Sunday, February 15, 2009

Having Vision but Flying Blind

They're misunderstood, if not neglected entirely. They're maligned. They're abused. They each need to be adopted ... by all of us.

I won't be so bold as to say whether Obama or I first sweetened to this set of keys. Clearly, however, we've all been burned by their absence. At least the new administration is trying them out. And I don't mean vision, itself.

You see, having vision is a great thing. Quite rare is the fortitude to choose the right path in spite of the fear mongers, detractors, and wailing interest groups. More rare, however ... in fact, nearly extinct these days ... is successful execution. My recent blog bemoaned and pondered the failings of the US over the past few years. To me, these were seldom from lack of vision, skill, or will. The ideas were sound. The people were smart. But despite having vision coming out of all orifices, they were flying completely blind. Calamity came from complete failures of execution.

Utter failures of execution. On many levels.

It is thus nice to begin to see ghosted hints and hear soft whispering breezes indicating that some people in corporate and political America "get it." It's early days, and this blog will have many follow-ups, but let me describe what's on my radar so far:

A focus on communication.

    • Conveying the right message. One side effect of our current info overload is that people have become amazingly good at hearing. People hear more than just the words spoken and can quickly identify the message being conveyed. Too often, Bush administration representatives were speaking about one thing (terrorists in Guantanimo, for example) but projecting a message about something entirely else (caginess from a deep mistrust of the current justice system or the public stomach). It is critical that speakers determine, memorize, and deeply understand the message they're trying to convey. This doesn't mean memorizing a speech and presenting it deer-in-headlights style. It means knowing the message well enough to convey it while sounding like a real person. This builds trust. So does consistency. For an administration, the SAME message needs to be broadcast via multiple channels. It needs to be immutable in its repetition. And the message needs to be right. It needs to be strategic. In the corporate world, for example, the message should convey a specific brand identity and aspiration.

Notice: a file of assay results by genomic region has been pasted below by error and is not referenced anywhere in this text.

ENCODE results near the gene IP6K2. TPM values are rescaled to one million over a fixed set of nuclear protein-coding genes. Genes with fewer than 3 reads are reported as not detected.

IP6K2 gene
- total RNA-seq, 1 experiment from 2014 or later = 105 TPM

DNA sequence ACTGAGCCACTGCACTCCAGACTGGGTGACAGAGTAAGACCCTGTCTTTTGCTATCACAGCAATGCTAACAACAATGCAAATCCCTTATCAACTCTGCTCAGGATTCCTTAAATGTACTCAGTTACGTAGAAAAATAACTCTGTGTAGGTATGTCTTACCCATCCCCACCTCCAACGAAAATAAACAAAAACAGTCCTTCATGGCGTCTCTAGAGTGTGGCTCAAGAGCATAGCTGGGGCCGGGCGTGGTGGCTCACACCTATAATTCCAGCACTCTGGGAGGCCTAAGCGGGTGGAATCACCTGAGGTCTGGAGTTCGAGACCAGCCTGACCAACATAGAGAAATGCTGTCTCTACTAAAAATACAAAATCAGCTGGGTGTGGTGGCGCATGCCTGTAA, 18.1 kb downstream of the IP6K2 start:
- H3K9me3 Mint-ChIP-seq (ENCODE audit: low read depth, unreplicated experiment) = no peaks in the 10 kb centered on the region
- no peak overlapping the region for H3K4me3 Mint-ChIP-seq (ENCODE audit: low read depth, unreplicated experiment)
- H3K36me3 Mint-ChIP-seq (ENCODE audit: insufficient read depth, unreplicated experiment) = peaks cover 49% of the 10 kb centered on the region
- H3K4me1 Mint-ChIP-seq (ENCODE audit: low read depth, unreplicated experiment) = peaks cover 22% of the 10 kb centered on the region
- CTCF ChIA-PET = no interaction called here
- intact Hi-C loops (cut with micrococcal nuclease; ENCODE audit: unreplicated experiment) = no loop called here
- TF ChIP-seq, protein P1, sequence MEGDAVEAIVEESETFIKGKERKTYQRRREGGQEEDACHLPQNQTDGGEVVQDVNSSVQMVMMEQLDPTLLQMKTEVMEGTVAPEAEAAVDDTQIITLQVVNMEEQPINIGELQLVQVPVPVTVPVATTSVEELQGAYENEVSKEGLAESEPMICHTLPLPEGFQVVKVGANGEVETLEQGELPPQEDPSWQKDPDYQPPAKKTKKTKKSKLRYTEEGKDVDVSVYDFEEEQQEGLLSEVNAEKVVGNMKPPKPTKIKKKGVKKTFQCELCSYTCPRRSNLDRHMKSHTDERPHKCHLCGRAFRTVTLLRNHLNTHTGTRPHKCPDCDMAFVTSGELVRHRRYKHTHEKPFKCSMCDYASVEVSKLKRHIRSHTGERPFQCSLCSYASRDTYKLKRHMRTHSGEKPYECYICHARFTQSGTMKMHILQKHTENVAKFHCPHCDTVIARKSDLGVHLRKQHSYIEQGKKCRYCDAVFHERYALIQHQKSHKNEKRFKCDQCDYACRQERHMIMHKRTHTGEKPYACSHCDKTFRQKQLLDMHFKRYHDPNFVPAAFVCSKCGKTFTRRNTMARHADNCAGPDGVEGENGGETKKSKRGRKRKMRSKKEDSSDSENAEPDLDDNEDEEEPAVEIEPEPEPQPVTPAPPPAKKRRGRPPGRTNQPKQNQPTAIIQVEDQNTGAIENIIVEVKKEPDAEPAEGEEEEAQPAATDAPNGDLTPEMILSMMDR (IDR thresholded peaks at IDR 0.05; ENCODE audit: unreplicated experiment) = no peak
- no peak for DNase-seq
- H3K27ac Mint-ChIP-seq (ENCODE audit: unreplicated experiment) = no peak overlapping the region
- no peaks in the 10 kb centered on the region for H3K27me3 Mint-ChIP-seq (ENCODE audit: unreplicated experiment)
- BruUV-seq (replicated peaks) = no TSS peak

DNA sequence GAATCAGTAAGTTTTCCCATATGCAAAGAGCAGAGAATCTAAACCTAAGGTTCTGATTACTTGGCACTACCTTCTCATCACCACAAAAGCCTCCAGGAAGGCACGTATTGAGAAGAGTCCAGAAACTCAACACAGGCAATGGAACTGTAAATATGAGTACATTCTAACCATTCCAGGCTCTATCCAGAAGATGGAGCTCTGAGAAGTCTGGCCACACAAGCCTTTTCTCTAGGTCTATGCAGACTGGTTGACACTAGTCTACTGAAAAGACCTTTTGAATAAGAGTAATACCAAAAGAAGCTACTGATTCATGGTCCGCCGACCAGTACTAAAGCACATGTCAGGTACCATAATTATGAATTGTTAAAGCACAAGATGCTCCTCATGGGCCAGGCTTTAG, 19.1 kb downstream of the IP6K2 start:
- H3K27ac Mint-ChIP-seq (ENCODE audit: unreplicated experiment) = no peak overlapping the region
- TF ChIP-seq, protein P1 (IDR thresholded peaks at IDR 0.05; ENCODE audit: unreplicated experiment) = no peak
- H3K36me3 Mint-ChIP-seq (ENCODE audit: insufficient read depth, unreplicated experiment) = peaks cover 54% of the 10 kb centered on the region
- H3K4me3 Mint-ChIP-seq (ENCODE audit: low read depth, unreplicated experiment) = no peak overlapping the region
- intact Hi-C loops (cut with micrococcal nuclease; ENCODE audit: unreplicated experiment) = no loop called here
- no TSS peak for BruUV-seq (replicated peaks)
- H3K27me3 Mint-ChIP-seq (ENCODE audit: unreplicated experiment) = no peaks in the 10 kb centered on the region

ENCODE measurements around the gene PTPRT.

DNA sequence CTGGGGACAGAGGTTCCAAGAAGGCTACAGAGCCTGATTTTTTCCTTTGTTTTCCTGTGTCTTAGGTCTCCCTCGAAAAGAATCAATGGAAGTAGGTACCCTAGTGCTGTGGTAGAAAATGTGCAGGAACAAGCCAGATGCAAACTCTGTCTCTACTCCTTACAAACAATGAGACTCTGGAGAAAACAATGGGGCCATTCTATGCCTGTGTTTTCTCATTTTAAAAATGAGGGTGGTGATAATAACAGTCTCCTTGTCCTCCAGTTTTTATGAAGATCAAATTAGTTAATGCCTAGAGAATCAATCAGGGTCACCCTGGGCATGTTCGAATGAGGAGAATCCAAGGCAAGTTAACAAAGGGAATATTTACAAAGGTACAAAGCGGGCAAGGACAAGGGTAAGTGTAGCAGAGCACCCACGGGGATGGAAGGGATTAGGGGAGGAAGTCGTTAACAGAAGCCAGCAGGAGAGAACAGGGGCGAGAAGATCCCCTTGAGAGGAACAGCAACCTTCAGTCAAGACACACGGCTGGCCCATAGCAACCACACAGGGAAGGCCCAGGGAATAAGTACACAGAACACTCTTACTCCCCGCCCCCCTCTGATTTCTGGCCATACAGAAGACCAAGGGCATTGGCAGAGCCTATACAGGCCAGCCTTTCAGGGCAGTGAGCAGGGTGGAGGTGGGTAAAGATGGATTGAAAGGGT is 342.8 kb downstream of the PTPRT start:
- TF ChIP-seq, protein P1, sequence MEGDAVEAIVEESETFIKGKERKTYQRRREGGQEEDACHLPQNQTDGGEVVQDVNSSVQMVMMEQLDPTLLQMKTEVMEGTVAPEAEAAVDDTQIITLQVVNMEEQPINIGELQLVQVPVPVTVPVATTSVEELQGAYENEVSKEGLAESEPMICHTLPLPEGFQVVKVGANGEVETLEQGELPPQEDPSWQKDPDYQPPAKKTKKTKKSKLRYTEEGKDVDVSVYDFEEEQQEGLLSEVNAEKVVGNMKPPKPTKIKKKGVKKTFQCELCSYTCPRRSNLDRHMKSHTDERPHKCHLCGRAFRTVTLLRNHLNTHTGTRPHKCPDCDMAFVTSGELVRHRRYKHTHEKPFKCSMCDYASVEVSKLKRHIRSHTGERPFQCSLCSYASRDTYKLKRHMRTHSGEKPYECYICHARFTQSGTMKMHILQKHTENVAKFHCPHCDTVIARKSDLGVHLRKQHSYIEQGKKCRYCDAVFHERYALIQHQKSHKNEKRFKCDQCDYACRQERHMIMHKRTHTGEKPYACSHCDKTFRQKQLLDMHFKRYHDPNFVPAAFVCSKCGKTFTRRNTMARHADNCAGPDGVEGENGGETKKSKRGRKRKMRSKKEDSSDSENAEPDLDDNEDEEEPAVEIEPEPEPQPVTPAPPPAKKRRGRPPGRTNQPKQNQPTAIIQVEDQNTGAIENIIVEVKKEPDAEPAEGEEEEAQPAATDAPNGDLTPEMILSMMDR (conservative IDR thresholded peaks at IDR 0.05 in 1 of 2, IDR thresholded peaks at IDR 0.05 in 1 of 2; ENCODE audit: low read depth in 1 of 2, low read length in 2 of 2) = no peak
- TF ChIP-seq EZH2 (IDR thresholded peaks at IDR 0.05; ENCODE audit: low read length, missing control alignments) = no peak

• Closely related is Selling the value proposition. Yes, this is Corporate Newspeak. Said in plain English, this means that communicators need to really understand the relative benefits of what they're advocating. This needs to be incorporated into their message every time they communicate. To say it even more simply: sell, sell, sell.
    • Communication isn't a one-way street. Listening actively to feedback is not optional. It is a diferentiator between failure and success. Actively means listening to and understanding everything they say, literally and in terms of message. It means checking your understanding "So your main goal is X because Y?" It means accepting things that don't sync with your view or message. Once understood and accepted, communicators must be willing to do the unthinkable: incorporate their message into their own, either by responding or by absorbing.
    • Taking another step back, though, communicators need to make damn sure they've got the right vision as well as message. They can blunder through it; they can be lucky enough to be in the right place at the right time; OR they can do it the right way by investing in information. They must collect, standardize, and analyze data. They must ensure their people AND their audience are properly educated on the issues. They must be brave enough to risk some time and money in skunkworks which may yield nothing, may yield something that doesn't fit with their current vision.

A focus on accountability.

    • You cannot have accountability unless you know what your goals are
    • Then you must identify what the measurements of success should be
    • Then you must measure what the current state is. Now. With all it's warts.
    • Finally you need to build the right incentive programs. You need to test your carrots and sticks for perverse incentives.

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